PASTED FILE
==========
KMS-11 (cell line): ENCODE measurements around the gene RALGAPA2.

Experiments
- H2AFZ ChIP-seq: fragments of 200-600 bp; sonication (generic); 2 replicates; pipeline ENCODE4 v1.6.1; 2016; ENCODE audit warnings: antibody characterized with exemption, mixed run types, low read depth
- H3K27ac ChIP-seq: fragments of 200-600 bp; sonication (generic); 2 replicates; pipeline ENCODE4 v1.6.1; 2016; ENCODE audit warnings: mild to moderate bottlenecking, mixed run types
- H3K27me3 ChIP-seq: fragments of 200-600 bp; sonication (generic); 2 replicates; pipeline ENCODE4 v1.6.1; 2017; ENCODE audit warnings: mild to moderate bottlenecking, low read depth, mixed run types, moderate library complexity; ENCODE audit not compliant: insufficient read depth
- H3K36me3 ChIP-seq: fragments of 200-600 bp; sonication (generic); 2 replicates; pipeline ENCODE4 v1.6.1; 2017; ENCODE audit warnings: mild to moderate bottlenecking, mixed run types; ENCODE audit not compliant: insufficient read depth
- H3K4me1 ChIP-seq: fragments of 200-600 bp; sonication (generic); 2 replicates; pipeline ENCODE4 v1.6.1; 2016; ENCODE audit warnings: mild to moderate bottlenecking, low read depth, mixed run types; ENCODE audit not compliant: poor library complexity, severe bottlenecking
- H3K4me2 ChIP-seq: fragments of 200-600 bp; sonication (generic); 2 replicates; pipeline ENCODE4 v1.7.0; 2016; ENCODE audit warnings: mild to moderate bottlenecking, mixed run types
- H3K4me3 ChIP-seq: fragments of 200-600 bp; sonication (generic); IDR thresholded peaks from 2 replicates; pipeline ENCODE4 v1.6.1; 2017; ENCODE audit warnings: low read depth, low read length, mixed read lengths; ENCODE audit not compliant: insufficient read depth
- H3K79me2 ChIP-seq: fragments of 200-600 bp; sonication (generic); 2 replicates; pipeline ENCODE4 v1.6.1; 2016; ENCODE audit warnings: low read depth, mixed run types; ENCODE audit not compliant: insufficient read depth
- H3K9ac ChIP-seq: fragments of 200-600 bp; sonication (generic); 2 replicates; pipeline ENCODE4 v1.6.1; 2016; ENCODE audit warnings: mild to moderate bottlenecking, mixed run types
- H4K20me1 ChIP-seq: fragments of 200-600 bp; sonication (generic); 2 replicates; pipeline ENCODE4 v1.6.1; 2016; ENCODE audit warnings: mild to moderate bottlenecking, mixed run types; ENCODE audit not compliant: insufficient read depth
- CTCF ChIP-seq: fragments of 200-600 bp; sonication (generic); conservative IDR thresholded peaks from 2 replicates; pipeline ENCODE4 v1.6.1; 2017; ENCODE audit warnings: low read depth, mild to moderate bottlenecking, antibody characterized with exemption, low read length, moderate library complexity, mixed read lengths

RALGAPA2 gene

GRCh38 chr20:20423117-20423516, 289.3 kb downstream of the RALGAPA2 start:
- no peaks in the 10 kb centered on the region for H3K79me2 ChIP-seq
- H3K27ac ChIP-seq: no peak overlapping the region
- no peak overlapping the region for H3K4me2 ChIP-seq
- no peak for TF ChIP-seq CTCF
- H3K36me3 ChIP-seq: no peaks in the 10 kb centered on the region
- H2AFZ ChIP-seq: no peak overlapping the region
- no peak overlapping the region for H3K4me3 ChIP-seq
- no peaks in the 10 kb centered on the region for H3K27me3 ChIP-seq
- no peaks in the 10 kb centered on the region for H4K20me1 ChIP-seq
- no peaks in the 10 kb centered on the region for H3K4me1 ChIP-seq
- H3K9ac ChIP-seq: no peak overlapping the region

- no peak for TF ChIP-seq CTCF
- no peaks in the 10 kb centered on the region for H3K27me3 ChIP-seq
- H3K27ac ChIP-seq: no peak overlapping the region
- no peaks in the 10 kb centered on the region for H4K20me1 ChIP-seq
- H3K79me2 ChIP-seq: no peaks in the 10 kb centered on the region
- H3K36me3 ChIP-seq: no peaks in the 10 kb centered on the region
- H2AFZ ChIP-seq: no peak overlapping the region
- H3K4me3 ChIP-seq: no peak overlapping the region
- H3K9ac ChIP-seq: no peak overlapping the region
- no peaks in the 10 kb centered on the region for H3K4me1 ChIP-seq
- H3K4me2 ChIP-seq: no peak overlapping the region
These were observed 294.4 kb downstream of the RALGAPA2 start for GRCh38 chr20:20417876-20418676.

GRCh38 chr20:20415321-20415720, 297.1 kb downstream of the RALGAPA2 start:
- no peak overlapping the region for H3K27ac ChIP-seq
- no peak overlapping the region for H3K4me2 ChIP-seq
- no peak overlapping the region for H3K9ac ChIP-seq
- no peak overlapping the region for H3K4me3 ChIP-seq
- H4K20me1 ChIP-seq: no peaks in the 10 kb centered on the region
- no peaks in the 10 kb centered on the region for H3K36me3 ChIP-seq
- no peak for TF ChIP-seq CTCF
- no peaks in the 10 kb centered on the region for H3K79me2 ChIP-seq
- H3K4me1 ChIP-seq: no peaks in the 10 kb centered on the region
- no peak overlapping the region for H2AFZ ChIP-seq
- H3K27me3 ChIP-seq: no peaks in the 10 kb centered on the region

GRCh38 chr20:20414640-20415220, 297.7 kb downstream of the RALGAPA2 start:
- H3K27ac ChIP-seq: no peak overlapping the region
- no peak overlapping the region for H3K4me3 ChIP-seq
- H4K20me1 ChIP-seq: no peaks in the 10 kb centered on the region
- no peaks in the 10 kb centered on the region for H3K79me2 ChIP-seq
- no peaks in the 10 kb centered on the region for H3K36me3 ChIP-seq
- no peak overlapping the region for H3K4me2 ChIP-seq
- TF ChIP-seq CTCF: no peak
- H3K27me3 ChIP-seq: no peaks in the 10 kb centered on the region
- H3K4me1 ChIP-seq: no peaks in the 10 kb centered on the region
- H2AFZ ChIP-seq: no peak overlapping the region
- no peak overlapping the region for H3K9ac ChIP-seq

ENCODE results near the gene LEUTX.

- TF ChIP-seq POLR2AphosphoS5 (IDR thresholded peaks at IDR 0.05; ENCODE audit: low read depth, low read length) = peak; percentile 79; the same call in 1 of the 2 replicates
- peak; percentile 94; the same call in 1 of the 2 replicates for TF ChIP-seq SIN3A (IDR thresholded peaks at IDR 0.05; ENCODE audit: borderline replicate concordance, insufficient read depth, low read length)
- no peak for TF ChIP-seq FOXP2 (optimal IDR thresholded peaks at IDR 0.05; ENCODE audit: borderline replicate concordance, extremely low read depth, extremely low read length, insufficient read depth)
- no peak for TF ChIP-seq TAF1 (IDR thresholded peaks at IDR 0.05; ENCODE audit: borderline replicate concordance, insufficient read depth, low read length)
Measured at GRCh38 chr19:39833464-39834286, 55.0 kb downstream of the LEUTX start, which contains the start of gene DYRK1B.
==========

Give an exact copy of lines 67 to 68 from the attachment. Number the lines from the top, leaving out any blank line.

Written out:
- no peak for TF ChIP-seq TAF1 (IDR thresholded peaks at IDR 0.05; ENCODE audit: borderline replicate concordance, insufficient read depth, low read length)
Measured at GRCh38 chr19:39833464-39834286, 55.0 kb downstream of the LEUTX start, which contains the start of gene DYRK1B.